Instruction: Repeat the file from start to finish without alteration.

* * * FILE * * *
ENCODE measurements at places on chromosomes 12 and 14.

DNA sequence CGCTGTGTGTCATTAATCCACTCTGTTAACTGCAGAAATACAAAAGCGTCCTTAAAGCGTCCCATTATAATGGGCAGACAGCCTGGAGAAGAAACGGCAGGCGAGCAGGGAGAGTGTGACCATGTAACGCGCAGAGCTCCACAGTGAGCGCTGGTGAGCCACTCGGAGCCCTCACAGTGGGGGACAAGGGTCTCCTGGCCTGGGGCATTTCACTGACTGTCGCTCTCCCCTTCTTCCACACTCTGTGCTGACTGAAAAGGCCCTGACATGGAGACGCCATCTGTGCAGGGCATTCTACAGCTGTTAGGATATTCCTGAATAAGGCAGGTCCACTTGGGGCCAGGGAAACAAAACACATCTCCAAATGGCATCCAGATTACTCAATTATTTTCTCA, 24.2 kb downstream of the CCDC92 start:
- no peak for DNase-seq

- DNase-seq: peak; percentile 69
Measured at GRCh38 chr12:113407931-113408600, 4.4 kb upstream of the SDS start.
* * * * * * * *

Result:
ENCODE measurements at places on chromosomes 12 and 14.

DNA sequence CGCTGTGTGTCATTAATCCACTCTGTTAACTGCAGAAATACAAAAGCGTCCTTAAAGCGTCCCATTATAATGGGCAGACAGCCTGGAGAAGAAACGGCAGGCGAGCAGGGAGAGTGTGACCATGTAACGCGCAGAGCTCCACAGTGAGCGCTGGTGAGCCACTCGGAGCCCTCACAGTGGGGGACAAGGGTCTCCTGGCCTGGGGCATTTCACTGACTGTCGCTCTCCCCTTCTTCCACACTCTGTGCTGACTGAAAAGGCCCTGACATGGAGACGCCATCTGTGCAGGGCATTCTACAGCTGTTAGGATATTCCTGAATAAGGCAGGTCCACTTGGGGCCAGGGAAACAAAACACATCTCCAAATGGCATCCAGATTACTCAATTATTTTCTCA, 24.2 kb downstream of the CCDC92 start:
- no peak for DNase-seq

- DNase-seq: peak; percentile 69
Measured at GRCh38 chr12:113407931-113408600, 4.4 kb upstream of the SDS start.